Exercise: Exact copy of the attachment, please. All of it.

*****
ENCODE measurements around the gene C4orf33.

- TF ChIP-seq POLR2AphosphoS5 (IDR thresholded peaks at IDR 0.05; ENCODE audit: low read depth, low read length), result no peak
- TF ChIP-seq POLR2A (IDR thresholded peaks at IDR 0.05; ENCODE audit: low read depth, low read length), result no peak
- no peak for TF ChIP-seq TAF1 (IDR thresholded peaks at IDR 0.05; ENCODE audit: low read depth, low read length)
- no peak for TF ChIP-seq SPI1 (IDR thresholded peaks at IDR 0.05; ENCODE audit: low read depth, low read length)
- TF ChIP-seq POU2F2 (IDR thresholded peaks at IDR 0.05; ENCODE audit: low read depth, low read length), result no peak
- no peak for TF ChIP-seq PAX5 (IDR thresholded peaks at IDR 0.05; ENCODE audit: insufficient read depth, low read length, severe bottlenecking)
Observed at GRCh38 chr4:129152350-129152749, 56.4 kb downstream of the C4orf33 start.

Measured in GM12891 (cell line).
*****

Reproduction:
ENCODE measurements around the gene C4orf33.

- TF ChIP-seq POLR2AphosphoS5 (IDR thresholded peaks at IDR 0.05; ENCODE audit: low read depth, low read length), result no peak
- TF ChIP-seq POLR2A (IDR thresholded peaks at IDR 0.05; ENCODE audit: low read depth, low read length), result no peak
- no peak for TF ChIP-seq TAF1 (IDR thresholded peaks at IDR 0.05; ENCODE audit: low read depth, low read length)
- no peak for TF ChIP-seq SPI1 (IDR thresholded peaks at IDR 0.05; ENCODE audit: low read depth, low read length)
- TF ChIP-seq POU2F2 (IDR thresholded peaks at IDR 0.05; ENCODE audit: low read depth, low read length), result no peak
- no peak for TF ChIP-seq PAX5 (IDR thresholded peaks at IDR 0.05; ENCODE audit: insufficient read depth, low read length, severe bottlenecking)
Observed at GRCh38 chr4:129152350-129152749, 56.4 kb downstream of the C4orf33 start.

Measured in GM12891 (cell line).